The History The olive was native to Asia Minor and spread from Palestine, Syria, and Iran to the rest of the Mediterranean basin 6,000 years ago. It is among the oldest known cultivated trees in the world - being grown before the written language was invented. The use of oil is found in many religions and cultures, for example: 1,400 years ago the Prophet of Islam, Muhammad, advised his followers to apply olive oil to their bodies, and himself used oil on his head.
Magazine Publisher: Rawey Kased
http://www.oliveoilsource.com/page/history-olive http://www.biomatnet.org/publications/1859cu.pdf http://www.top-tour-of-spain.com/how-to-make-olive-oil.html http://www.healingdaily.com/detoxification-diet/olive-oil.htm http://www.healthdiaries.com/eatthis/25-facts-about-olive-oil.html http://www.afsc.org/mepepla/ht/d/sp/i/73542/pid/73542 http://www.regoldenproduce.com/images/olives_and_olive_branch.jpg http://www.corbisimages.com/Enlargement/Enlargement.aspx?id=42-22845479&caller=search http://www.corbisimages.com/Enlargement/Enlargement.aspx?id=42-15962847&caller=search http://www.olives101.com/wp-content/uploads/2008/10/beautiful-olive-tree.jpg
Cultivation Olive trees have to be very well maintained, the cultivation process includes orchard planting, pruning, irrigation, fertilization, weed control, fruit harvest, protection from pests & diseases The olive tree has been cultivated for olive oil, fine wood, olive leaf, and the olive fruit. The earliest evidence for the domestication of olives comes from the Chalcolithic Period archaeological site of Teleilat Ghassulin what is today modern Jordan. Farmers in ancient times believed olive trees would not grow well if planted more than a short distance from the sea. Olives are now cultivated in many regions of the world with Mediterranean climates, such as Palestine, South Africa, Chile, Australia, and California and in areas with temperate climates such as New Zealand, under irrigation in the Cuyo region in Argentina which has a desert climate. They are also grown in the Córdoba Province, Argentina, which has a temperate climate with rainy summers and dry winters. The climate in Argentina changes the external characteristics of the plant, but the fruit keeps its original characteristics.
The Process from Olive to Olive Oil Olives just like certain plants also grow during a season. Before being processed, the olives are knocked down from it’s tree using long sticks to knock down the olives off its branches or using mechanical vibration tools to grasp onto a big nest. After harvesting, olives must be taken to the mill for processing as quickly as possible (preferably within 24 hours). Leaves and twigs are removed, the fruit is washed, then the olives (pits included) are ground into a paste either using huge millstones or by mechanical means. With traditional methods, the paste is spread onto circular mats and entered into a press, which pushes out the juice, leaving the “pomace” behind. At this point, the juice is a mixture of oil and fruit water, so it’s now left to stand for an hour, during which time the oil and water will naturally separate. The oil is then siphoned off to another vat where any particles will drift to the bottom, enabling the pure olive oil to be decanted into bottles without the need for filtering of any sort.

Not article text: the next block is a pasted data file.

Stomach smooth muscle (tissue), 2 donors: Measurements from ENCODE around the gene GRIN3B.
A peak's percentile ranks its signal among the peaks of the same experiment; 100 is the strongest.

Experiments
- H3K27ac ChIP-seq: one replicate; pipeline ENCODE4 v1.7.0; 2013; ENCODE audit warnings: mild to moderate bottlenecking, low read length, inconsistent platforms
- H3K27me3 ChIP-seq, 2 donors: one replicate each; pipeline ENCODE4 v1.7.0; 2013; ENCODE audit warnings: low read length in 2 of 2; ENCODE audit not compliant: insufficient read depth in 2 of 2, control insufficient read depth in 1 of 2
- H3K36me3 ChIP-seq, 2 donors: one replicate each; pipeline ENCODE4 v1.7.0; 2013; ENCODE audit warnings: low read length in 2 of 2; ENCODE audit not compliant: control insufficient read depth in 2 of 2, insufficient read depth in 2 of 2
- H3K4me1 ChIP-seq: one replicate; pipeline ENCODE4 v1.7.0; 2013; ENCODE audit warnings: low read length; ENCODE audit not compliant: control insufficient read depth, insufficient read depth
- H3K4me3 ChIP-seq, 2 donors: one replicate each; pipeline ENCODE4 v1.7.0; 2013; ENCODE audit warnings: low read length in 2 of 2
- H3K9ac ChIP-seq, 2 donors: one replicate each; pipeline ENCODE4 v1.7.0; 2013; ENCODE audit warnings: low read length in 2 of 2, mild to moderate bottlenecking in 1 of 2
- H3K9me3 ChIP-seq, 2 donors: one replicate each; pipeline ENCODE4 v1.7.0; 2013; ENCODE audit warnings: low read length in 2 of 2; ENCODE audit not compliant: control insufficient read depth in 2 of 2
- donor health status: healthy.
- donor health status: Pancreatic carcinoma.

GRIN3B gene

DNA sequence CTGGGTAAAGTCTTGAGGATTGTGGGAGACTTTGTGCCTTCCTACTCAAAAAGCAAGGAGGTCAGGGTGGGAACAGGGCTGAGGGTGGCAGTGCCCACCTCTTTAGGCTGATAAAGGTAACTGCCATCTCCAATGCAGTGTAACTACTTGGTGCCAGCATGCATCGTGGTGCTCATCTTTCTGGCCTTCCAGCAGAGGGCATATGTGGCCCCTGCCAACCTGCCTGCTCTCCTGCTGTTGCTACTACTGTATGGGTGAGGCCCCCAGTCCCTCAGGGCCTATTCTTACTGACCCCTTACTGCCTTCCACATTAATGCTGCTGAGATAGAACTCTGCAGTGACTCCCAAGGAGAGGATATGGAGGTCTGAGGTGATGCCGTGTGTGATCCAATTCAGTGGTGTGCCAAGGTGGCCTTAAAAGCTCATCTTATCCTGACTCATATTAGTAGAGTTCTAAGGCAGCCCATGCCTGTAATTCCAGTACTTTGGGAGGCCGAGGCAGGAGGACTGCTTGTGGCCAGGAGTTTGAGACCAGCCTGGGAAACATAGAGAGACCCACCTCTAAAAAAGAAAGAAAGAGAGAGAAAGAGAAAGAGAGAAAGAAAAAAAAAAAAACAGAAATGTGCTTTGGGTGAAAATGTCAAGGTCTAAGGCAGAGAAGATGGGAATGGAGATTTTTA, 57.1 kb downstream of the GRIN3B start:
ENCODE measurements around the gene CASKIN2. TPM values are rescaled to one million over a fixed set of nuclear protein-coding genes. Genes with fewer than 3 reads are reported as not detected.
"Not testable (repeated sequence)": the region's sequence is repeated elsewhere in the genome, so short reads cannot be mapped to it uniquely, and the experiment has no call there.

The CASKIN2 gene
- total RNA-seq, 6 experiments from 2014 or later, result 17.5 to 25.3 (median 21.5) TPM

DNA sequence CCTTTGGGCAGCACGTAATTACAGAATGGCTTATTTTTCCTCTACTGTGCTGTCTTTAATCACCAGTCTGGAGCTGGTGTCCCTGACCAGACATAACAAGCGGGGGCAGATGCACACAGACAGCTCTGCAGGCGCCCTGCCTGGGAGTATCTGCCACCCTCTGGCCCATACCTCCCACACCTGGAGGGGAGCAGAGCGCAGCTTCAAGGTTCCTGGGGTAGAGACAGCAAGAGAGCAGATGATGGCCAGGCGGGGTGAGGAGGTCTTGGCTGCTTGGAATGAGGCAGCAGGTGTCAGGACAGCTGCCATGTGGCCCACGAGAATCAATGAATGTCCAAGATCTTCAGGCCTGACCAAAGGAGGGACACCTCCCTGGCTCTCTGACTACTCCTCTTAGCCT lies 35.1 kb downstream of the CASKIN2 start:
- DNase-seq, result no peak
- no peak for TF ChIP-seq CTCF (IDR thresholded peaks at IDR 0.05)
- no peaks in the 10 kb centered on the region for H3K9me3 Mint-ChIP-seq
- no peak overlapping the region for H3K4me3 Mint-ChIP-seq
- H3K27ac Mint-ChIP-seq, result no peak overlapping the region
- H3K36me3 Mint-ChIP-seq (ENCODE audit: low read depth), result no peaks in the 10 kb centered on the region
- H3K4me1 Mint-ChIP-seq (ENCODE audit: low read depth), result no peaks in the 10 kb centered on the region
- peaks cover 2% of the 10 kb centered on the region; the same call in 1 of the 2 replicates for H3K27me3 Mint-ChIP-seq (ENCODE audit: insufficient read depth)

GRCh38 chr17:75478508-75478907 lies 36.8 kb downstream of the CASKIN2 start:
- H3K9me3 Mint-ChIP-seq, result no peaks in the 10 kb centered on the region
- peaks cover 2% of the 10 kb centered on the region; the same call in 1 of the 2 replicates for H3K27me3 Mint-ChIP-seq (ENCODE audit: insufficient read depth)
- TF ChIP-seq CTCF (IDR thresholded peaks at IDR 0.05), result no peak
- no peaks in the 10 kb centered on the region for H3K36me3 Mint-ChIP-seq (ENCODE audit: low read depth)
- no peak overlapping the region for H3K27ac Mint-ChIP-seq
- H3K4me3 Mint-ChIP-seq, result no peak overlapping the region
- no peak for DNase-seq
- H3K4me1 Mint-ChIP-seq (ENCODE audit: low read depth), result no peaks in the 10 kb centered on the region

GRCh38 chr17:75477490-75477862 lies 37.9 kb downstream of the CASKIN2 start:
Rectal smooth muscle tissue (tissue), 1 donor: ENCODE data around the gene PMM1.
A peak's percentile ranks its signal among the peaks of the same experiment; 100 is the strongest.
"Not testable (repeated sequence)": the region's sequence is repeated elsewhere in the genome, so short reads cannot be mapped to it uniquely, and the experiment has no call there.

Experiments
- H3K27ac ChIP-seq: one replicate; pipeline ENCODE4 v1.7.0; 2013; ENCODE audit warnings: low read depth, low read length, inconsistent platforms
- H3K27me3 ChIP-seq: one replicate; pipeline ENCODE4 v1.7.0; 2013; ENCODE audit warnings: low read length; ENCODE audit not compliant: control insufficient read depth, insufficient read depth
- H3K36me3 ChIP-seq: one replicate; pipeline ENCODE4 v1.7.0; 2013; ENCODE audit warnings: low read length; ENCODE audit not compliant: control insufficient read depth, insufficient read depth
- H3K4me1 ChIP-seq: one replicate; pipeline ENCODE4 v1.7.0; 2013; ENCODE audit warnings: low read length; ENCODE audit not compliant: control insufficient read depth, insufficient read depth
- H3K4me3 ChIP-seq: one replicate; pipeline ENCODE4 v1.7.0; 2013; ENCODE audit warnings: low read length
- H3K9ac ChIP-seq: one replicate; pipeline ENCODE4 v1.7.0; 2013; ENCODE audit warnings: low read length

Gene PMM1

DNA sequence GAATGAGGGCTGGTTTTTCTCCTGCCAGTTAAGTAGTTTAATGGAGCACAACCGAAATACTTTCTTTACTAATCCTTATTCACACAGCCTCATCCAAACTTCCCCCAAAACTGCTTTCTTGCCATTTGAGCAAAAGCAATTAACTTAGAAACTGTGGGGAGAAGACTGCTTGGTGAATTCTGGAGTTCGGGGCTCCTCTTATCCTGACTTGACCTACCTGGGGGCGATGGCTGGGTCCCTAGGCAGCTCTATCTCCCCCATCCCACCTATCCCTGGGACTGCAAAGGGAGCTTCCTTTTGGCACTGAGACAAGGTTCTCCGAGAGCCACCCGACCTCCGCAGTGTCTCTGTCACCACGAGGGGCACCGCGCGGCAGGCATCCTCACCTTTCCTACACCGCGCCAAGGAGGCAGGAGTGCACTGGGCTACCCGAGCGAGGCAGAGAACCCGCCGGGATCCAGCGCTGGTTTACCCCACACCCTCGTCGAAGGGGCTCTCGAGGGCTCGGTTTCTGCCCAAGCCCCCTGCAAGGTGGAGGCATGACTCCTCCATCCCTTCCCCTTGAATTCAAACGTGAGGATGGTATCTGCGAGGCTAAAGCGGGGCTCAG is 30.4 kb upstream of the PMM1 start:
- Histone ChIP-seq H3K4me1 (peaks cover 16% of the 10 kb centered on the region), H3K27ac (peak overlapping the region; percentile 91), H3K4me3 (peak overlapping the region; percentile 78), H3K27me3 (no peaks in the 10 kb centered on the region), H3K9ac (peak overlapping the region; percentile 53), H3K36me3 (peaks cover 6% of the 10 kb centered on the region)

Beneficial Health Facts The greatest exponent of monounsaturated fat is olive oil, and it is a prime component of the Mediterranean Diet. Olive oil is a natural juice which preserves the taste, aroma, vitamins and properties of the olive fruit. Olive oil is the only vegetable oil that can be consumed as it is freshly pressed from the fruit. Olive oil is very well tolerated by the stomach. In fact, olive oil’s protective function has a beneficial effect on ulcers and gastritis. Olive oil activates the secretion of bile and pancreatic hormones much more naturally than prescribed drugs. Consequently, it lowers the incidence ofgallstone formation.
The Culture in Olive Olive is very popular in the Middle East, but a fad in other places around the world.
Olives are used in various ways when made with dishes from Italian and Spanish food to Arabic food. Spain is the world’s largest overall producer of olive oil. Italy is second. Greece is the world’s largest producer of extra-virgin olive oil. Italy and Spain come in second and third in the extra-virgin race. Greece consumes the most olive oil per capita. Spain, Italy, Tunisia, and Portugal also top the per-capita consumption list. Italy exports more olive oil to the United States than to anywhere else. In Palestine, Olive trees have been a part of their landscape for thousands of years. They are also the second major crop in Palestine, used to produce olive oil, olive wood and olive-based soap. Symbolically, olive trees represent the Palestinian nation and people’s ties to the land. More broadly, the olive branches are international symbols of peace and tranquility, needed now more than ever in this devastated part of the world.